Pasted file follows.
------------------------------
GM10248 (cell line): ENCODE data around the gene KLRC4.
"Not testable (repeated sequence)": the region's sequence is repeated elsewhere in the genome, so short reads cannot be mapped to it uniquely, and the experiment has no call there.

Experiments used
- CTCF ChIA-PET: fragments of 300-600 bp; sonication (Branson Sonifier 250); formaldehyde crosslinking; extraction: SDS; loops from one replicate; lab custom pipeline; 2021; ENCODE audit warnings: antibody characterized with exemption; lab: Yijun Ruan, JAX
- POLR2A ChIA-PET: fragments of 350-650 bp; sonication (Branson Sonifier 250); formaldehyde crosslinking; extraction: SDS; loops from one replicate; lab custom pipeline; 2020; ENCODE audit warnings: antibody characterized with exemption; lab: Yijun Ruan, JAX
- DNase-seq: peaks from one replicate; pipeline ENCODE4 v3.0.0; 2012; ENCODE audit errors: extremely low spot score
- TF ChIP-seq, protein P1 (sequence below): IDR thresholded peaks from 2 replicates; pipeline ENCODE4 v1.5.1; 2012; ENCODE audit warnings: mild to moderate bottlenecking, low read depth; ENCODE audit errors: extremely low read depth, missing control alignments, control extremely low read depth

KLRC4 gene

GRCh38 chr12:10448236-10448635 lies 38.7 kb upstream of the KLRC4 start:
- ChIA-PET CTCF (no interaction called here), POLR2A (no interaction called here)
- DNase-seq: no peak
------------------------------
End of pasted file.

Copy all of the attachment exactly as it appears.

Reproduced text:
GM10248 (cell line): ENCODE data around the gene KLRC4.
"Not testable (repeated sequence)": the region's sequence is repeated elsewhere in the genome, so short reads cannot be mapped to it uniquely, and the experiment has no call there.

Experiments used
- CTCF ChIA-PET: fragments of 300-600 bp; sonication (Branson Sonifier 250); formaldehyde crosslinking; extraction: SDS; loops from one replicate; lab custom pipeline; 2021; ENCODE audit warnings: antibody characterized with exemption; lab: Yijun Ruan, JAX
- POLR2A ChIA-PET: fragments of 350-650 bp; sonication (Branson Sonifier 250); formaldehyde crosslinking; extraction: SDS; loops from one replicate; lab custom pipeline; 2020; ENCODE audit warnings: antibody characterized with exemption; lab: Yijun Ruan, JAX
- DNase-seq: peaks from one replicate; pipeline ENCODE4 v3.0.0; 2012; ENCODE audit errors: extremely low spot score
- TF ChIP-seq, protein P1 (sequence below): IDR thresholded peaks from 2 replicates; pipeline ENCODE4 v1.5.1; 2012; ENCODE audit warnings: mild to moderate bottlenecking, low read depth; ENCODE audit errors: extremely low read depth, missing control alignments, control extremely low read depth

KLRC4 gene

GRCh38 chr12:10448236-10448635 lies 38.7 kb upstream of the KLRC4 start:
- ChIA-PET CTCF (no interaction called here), POLR2A (no interaction called here)
- DNase-seq: no peak